Shaping Plants

Discovering a new tool for wild plant domestication

Why and how do plants grow the way they do, and can we change them?


This question lies at the heart of Dr. Michael G. Muszynski’s research in CTAHR’s Tropical Plant and Soil Sciences department. For more than 25 years, Mike has sought to better understand the molecular mechanisms of different plant processes. He has worked on plants’ flowering time, drought sensing and drought response, and the developmental mechanisms of yield components.

Now, Mike is researching how the shapes of plant leaves can be altered through the plant hormone cytokinin. By studying a mutant form of corn with misshapen leaves, Mike discovered that the altered shapes are due to increased cytokinin levels. He was able to artificially replicate the effect in normal-shaped corn by upping the cytokinin. His findings suggest that changing cytokinin levels could potentially change the shapes of fruits and flowers as well.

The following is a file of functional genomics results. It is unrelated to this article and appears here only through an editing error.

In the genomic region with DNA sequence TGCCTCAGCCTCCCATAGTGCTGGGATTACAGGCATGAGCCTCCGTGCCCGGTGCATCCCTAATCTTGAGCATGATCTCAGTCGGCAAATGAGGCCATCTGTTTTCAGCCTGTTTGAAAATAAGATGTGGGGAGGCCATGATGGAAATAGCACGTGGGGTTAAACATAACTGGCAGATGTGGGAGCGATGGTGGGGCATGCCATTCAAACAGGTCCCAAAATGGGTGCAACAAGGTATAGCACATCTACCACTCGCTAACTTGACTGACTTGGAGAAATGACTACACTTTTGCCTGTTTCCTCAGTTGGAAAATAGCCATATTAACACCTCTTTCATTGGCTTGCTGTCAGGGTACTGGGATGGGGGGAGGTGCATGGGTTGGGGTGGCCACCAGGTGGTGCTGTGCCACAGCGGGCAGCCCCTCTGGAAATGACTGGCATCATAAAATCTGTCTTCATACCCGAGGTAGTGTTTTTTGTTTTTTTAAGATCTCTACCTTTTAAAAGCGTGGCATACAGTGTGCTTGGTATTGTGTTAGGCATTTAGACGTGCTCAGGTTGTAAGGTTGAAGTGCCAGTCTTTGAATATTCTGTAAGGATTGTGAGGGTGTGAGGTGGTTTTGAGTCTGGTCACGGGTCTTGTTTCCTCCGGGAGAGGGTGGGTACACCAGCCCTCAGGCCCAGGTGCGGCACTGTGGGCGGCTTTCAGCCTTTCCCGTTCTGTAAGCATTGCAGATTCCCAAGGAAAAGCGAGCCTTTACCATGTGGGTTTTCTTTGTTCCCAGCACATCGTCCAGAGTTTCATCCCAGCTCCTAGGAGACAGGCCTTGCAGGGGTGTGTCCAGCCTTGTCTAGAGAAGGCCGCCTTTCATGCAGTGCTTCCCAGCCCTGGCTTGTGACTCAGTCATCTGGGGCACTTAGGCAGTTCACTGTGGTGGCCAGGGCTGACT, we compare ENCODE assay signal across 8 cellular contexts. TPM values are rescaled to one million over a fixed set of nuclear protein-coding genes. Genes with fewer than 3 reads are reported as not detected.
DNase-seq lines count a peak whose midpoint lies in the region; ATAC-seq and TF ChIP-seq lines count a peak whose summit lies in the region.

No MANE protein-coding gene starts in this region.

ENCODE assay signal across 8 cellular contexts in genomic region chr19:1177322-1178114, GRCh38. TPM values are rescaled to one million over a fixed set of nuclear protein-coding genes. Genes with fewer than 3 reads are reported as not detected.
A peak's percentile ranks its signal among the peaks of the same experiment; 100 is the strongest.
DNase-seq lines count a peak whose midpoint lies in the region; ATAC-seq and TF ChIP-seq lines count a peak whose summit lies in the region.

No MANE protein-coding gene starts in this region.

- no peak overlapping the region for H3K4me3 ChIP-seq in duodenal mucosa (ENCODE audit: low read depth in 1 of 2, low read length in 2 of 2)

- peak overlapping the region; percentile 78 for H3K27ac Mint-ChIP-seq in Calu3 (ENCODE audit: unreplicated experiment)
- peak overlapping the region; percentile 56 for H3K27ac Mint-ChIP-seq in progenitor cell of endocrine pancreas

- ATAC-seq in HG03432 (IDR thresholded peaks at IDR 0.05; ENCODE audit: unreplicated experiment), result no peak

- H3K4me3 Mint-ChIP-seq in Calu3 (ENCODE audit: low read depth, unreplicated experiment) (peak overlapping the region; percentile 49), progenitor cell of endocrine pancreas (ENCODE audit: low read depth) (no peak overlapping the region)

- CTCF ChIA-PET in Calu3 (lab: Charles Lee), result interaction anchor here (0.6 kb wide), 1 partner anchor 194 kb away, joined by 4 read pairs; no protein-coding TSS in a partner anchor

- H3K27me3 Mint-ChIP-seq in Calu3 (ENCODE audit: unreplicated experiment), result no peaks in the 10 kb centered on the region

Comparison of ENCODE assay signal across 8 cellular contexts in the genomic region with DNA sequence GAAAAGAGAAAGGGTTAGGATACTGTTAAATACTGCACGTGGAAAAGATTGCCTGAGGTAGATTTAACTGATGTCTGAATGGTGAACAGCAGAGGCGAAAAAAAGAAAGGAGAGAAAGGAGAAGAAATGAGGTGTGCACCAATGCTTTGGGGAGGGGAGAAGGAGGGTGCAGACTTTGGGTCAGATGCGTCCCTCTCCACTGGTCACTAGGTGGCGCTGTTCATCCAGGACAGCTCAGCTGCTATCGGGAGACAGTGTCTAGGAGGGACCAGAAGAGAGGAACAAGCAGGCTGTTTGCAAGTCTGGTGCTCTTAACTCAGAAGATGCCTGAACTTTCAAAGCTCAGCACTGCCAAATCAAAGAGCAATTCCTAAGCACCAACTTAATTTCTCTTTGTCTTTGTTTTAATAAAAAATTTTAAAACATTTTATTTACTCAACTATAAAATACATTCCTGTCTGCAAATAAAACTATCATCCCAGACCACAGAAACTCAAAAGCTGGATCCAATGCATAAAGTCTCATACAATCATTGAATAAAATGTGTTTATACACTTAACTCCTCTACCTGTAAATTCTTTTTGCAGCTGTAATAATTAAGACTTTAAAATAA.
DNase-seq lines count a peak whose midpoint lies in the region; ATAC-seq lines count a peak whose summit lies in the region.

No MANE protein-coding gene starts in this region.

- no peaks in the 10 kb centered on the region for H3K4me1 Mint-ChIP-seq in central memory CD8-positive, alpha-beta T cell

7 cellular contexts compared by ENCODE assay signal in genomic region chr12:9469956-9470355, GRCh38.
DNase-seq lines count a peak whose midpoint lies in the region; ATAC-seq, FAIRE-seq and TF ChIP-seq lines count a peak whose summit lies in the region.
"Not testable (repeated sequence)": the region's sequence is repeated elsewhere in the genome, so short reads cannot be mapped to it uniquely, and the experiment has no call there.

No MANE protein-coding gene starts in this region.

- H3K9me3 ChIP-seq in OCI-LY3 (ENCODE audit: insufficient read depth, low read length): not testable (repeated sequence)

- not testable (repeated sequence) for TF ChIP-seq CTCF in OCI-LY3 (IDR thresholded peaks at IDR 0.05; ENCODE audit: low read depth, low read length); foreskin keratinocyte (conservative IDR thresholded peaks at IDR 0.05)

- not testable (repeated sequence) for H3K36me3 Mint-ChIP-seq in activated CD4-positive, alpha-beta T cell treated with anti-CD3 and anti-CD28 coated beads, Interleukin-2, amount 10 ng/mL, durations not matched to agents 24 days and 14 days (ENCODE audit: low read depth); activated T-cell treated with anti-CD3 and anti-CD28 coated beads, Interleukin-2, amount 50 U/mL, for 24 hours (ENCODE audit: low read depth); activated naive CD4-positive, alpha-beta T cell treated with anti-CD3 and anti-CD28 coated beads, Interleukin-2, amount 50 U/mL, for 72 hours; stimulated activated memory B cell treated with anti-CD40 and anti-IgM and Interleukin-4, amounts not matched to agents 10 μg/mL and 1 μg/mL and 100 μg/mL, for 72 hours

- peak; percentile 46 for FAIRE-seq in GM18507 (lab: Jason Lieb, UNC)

Mike’s paper, “The Maize Hairy Sheath Frayed1 (Hsf1) Mutation Alters Leaf Patterning Through Increased Cytokinin Signaling,” appears in the May 2020 issue of The Plant Cell and was honored as one of the best in its category by being summarized in the “In Brief” section of the journal.


The new research has exciting potential. “This type of information helps us understand what developmental control systems we can modify to improve traits in crops that already exist or to ‘domesticate’ new crops from wild species,” Mike explains. “This work shows the power of bringing together ‘wet lab’ molecular experiments, greenhouse studies, and genetics nursery field work to tackle big questions in plant biology.”


Read the preview paper here and a summary of the work here.